point and shoot

point and shoot

Is a Point and Shoot Camera Still Worth Buying?

With the relatively recent jump in smartphone camera quality and computational photography breakthroughs, it may seem like point and shoot cameras are a thing of the past. But there are scenarios where they still make sense.

For Casual Situations, Stick with Your Phone

Point and shoot cameras are better than ever, but they aren’t the same product they were fifteen (or even ten) years ago. A $100 or $200 point and shoot used to be the perfect item for casual photo taking. But now you’re better off using your phone.

Phones are better than cheap point and shoots for several reasons, but we’ll start by talking about photo quality. On paper, cheapo point and shoots should be better than phones. While phone cameras have 12 MP sensors and tiny lenses, even the dinkiest $100 point and shoots have 20 MP sensors, medium size lenses, and “10X OPTICAL ZOOM.”

But specs don’t dictate quality. A high megapixel camera with a fat lens has the capacity to create highly detailed images, but that capacity hinges on other factors—like lighting, lens hardware, and the software that’s baked into the camera. Your phone camera is built to work in low-light environments at a hardware level, but it also features unique computational software that’s absent from cheap point and shoots.

Wait, I’ve got software in my photos? Computational photography is a relatively new breakthrough that uses software to process and correct photos. Think of red eye correction, except your entire photo is processed to show more dynamic range (crisp whites and deep blacks).

The iPhone’s Deep Fusion software and the Google Pixel’s HDR+ are wonderful examples of computational photography. Each time you take a picture on these (and other) phones, you’re actually taking a burst of photos that are funneled through a DRAM chip and processed pixel by pixel to create one amazing image. Cheap point and shoots don’t do that. Often times, they don’t even have night modes.

Let’s not forget that your phone has built-in image editors, direct access to social media platforms, and potentially unlimited storage through services like Dropbox, iCloud, Google Photos, Amazon Photos, etc. A cheap little point and shoot doesn’t have any of that. They don’t even come with SD cards anymore!

As good as phone cameras are, though, they’re mostly limited to casual applications. If you’re trying to take professional or artistic photos that reach beyond the limits of a phone camera, a high-quality point and shoot might be your best option. It’s just gonna cost you a bit of money.

For Quality, Be Prepared to Spend More Than $400

Point and shoots have always lived a secret double life. On the one hand, they’re cheap and easy cameras for the masses. But they’re also wonderful tools for professional or amateur photographers who can’t (or don’t want to) deal with a huge DSLR.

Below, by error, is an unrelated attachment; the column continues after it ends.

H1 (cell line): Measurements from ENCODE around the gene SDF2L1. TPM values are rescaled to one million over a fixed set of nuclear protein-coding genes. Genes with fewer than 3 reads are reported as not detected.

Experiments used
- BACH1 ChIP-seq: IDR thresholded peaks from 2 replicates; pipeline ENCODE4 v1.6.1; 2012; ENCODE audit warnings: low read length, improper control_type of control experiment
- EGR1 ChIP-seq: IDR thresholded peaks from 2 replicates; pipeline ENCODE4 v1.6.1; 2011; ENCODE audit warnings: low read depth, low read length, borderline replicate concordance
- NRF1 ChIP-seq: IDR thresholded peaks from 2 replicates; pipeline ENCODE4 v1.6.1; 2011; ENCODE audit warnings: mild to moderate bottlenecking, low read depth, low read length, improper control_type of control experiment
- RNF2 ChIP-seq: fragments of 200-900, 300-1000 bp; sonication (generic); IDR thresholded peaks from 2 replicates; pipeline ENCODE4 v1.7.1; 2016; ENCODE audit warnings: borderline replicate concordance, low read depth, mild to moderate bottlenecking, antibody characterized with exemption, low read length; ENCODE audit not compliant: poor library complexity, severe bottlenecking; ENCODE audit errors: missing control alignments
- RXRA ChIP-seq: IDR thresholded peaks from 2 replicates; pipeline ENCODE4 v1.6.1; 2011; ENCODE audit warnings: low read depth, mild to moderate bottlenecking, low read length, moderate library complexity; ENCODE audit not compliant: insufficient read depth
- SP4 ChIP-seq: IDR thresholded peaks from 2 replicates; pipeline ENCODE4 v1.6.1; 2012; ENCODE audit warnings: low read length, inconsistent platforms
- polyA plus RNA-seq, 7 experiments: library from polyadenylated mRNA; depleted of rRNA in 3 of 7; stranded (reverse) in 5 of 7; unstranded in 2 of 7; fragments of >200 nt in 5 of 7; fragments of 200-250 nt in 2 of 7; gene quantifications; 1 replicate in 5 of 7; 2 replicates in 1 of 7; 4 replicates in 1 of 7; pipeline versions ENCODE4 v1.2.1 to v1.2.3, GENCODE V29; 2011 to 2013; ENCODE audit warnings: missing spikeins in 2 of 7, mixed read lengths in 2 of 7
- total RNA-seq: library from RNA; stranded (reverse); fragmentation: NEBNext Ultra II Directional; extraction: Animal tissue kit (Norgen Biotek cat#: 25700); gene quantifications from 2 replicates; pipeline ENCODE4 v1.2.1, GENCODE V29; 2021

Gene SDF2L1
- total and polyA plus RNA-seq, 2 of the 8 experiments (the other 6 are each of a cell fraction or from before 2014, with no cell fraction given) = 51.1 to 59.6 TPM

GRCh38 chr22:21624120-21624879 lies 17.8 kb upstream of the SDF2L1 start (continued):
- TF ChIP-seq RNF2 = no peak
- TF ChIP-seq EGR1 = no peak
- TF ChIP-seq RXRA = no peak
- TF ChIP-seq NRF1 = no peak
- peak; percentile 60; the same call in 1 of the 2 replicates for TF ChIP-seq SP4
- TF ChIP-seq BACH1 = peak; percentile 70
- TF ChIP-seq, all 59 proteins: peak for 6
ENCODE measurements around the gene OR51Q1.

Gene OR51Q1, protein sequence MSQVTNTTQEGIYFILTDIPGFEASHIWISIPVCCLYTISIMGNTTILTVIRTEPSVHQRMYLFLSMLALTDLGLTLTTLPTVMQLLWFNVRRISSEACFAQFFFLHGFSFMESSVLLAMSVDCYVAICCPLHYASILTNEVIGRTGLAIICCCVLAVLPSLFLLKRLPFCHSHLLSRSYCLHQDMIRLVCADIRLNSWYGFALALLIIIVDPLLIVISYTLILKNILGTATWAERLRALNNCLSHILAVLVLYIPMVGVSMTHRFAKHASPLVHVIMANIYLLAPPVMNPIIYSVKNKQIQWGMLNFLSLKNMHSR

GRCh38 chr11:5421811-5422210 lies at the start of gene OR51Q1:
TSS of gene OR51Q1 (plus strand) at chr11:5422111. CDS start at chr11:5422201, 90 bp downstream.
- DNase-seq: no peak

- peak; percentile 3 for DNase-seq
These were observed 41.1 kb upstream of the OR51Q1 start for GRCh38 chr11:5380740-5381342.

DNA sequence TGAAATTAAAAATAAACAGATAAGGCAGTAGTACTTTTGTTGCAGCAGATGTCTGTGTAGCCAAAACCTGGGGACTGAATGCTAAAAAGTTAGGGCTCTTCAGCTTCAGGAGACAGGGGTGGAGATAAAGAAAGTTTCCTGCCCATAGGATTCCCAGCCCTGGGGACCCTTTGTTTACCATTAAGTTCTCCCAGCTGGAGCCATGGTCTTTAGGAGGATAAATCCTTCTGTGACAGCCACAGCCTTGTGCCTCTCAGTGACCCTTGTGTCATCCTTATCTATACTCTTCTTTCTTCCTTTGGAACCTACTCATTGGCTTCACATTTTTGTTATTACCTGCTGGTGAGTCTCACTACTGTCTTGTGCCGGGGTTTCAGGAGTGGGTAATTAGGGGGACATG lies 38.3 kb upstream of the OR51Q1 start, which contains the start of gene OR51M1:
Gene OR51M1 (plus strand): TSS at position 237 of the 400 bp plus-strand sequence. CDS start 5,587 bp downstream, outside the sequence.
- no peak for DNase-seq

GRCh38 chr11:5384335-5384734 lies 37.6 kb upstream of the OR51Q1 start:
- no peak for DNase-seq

While cheap point and shoots have fallen behind phones, expensive models have actually caught up with DSLRs. They take full advantage of their hardware to take better photos than your phone, yet they’re still super portable and easy to use.

The problem? You have to drop at least $400 to get a point and shoot that’s noticeably better than your phone.

That may be worth it if you take photos for your job, a hobby, or your own artistic self-satisfaction. But it’s still a lot of money, and there are many professional situations where phone cameras can get the job done just fine (all of the photos in our Pixel 4 review, for example, were taken with a Pixel 4).

And then there’s the question of, you know, why not buy a DSLR instead?

Would a DSLR Get the Job Done?

One of our favorite point and shoots is the Canon PowerShot G9 X Mark II. It sells for just over $400 and (subjectively) outperforms phone cameras. But it’s also more expensive than the Canon EOS Rebel DSLR, a “starter camera” that offers interchangeable lenses, manual controls, and better photo quality than the PowerShot G9.

We’re mentioning this because, in terms of raw photo quality, DSLRs are better than point and shoots. If that’s the big thing you’re looking for, then maybe its time to drop a few bones on a DSLR. But if you want something that’s portable, easy to use, maintenance-free, and durable enough to throw in a checked bag, then a point and shoot is your best bet.

Our Favorite Point and Shoots

If you’ve made it this far without bailing, then there’s a good chance you’re interested in buying a high-quality point and shoot camera. So, here are some of our favorites. We’ll explain why we like them, along with why they might be a good fit for you.

The Best Overall: Sony RX100 VII

It’s hard to beat the Sony RX100 VII. It’s so incredibly small and thin, yet it has an 8x optical zoom lens, a 20.1 MP stacked CMOS sensor, a retractable OLED viewfinder, amazing photo processing software, and a built-in Wi-Fi transmitter for wireless file transfers. The RX100 VII even makes for a great video camera, as it has a built-in mic jack, object tracking software, and it films in 4K.

Sony RX100 VII Premium Compact Camera with 1.0-type stacked CMOS sensor (DSCRX100M7)

The Sony RX100 VII is the king of compact cameras. Its hardware and photo processing software are unbeatable, especially at this size.

Point and Shoot

Thrilling and thought-provoking, Point and Shoot captures one man’s fascinating — if troublingly narcissistic — «crash course in manhood.»

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